Sunday, 10 January 2016

A tale of two haircuts

By M.H.

When my son, who has PWS, was 6 he cut his own hair.  It was a fairly innocent event.  He had been using his scissors for some artwork and then, unbeknownst to me, decided to play barbers by lining up his stuffed toys and cutting their fur.   After the camel he ran out of toys and, unwilling to abandon the game, turned the scissors on himself.  The result brought to mind a dog suffering from mange.  I was horrified.  

But the barber, to whom I promptly escorted my son, laughed at my concern and reassured me that this was normal behaviour.  According to him, my son was only one in a long line of children who required a #1 blade haircut to disguise their own attempts at barbery.  This view was echoed by several friends who all seemed to have personal experiences of children doing precisely the same thing, usually right before occasions at which they needed to be photographed.

So I told myself to chill out and moved on.

This Christmas day, when my son was 11, he cut his hair again.   This time was different.  He had struggled for weeks in the lead up to Christmas with anxiety about presents, food, visitors, holidays and who knows what else.  On the day itself he had managed to cope (more or less) until dinner was over and then retreated to his room for some quiet time.  I had assumed that he would distract himself with a jigsaw or word puzzle until bedtime and that the worst of his stress was over.  But instead he found a scissors and attacked his hair.

I found him midway through the assault and removed the scissors, swept up the hair, suggested an alternative activity for him and hurried to warn the visitors not to comment on his new look. 
I knew that this time my friends would not chide me for being uptight and tell me that "every child does that".  So, I didn't tell them.  This time there were no jokes from the barber either.  Whereas my son's first self-administered haircut was a childish game, this one looked like self-harm.  It made me fearful of what he might do in future and whether the distress that had led to this incident might someday lead to him seriously hurting himself or others.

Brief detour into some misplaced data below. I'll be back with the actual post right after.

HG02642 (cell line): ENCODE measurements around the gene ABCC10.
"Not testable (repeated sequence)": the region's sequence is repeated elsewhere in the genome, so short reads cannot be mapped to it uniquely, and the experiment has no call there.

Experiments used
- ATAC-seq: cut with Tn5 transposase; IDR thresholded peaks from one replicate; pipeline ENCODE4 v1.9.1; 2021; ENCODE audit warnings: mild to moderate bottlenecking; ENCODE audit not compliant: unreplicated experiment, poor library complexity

None of these are very pleasant thoughts.  But, of course, there is always something positive to be found if one looks hard enough.

When my son was 6 I doubt I had even heard of the importance of low expressed emotion, but this time I succeeded quite well in maintaining a cool facade.  When my son was 6 I not alone felt horrified at his haircut, but I also let him see this.  This time I felt sad but not horrified.   This time I didn't waste my time or his by asking why he had done it or chastising him for it.  Instead, when he was calm, he and I agreed that from now one we would keep the scissors in the kitchen, which is locked, and that he would only use a scissors when there was an adult present.  

Strangely, this time I felt better able to cope than I had felt when he was 6 and behaving "normally". 
And, despite the ongoing negative impact of PWS and anxiety, overall I think that everyone in our house had a pretty good Christmas.